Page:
tor replacement - was Re: Box for simple Tor node.

jim bell jdb10987 at
Tue May 19 15:41:34 PDT 2020

 Algorithm-agnostic anonymization network.
Let's say we are agreed that a new anonymization network should be implemented.  One problem is that advances in such networks generally  require implementing entirely new networks to check out new algorithms and new features, such improvements are strongly deterred.  After all, that's one reason that TOR doesn't get as many improvements as we might like.  (Another reason is that it is financed, at least in part, by people who are hostile to a "too-good" anonymization system.)
Sure, we could implement a new set of nodes, hopefully at least 1000 in number. I think that ordinary, residential users should be able to run nodes. Internet services are provided with as much as 1 terabyte/month capacity, and possibly unlimited as well.  (CenturyLink 1 Gbps, for example)    We could implement a new onion-routing system, akin to TOR but with some improvements, most prominently adding chaff.  So far, so good.  But there may be other ideas, other improvements that people might want to try out.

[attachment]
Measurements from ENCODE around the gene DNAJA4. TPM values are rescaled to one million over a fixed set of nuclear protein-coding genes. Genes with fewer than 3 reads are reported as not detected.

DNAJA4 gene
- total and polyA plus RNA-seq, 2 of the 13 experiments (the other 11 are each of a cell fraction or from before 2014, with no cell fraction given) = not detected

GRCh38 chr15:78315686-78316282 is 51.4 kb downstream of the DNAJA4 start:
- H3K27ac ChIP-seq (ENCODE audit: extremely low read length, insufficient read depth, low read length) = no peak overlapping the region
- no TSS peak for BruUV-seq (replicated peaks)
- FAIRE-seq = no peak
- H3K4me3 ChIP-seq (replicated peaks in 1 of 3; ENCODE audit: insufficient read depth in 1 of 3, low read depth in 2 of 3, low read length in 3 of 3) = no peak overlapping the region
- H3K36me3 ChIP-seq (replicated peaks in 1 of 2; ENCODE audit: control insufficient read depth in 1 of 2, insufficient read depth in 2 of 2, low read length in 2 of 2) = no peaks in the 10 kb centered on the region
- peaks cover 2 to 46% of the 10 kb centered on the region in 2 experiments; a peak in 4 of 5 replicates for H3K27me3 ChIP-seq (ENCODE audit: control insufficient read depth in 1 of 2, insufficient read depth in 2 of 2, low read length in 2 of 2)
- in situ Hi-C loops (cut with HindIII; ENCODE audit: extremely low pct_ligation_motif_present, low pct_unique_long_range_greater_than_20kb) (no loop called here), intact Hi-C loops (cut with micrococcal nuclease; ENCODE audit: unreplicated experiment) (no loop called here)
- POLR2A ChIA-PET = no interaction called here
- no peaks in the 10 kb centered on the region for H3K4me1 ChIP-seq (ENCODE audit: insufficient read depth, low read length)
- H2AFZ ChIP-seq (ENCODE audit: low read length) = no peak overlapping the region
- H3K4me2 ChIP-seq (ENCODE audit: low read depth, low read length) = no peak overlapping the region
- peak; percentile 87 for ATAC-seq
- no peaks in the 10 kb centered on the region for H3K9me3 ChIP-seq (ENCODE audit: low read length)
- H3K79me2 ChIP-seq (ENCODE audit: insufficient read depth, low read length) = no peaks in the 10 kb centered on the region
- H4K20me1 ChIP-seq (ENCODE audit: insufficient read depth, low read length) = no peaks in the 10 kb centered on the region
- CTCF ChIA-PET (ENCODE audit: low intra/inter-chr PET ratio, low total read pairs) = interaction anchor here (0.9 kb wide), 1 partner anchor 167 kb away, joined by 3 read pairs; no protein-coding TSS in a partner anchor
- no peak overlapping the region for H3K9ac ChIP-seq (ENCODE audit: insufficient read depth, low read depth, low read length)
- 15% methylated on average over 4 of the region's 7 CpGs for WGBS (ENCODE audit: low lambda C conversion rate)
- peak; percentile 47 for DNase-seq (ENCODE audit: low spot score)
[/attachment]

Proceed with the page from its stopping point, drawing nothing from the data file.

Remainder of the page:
I've already proposed that it should be possible for just about every node to be an output node.  Possibly every node should be an input node, as well.   The big impediment to this is that people naturally want to avoid the potential legal harassment they might get if their IP node sent out gigabytes of 'in the clear' forbidden data.  My ideas for a solution?  Output data could be encrypted, enough to make it unreadable except by the end recipient.  The operator of an output node that emits only seemingly-random data would be hard to hold legally responsible for that forbidden content, since nobody expects him to know how to convert it into plaintext.  And/or, the data can be output into two streams, which would be XOR'd with each other only by the intended recipient to find the data.  
And, this network could also run different anonymization algorithms, simultaneously.  Onion-routing may have its own limitations.  Somebody might have a good idea for an alternative system.  Why shouldn't it be possible to serve two algorithms?  Or dozens?  How about Bittorrent as well?  Imagine 1000 nodes, each equipped with a 10-terabyte hard drive?  
                 Jim Bell
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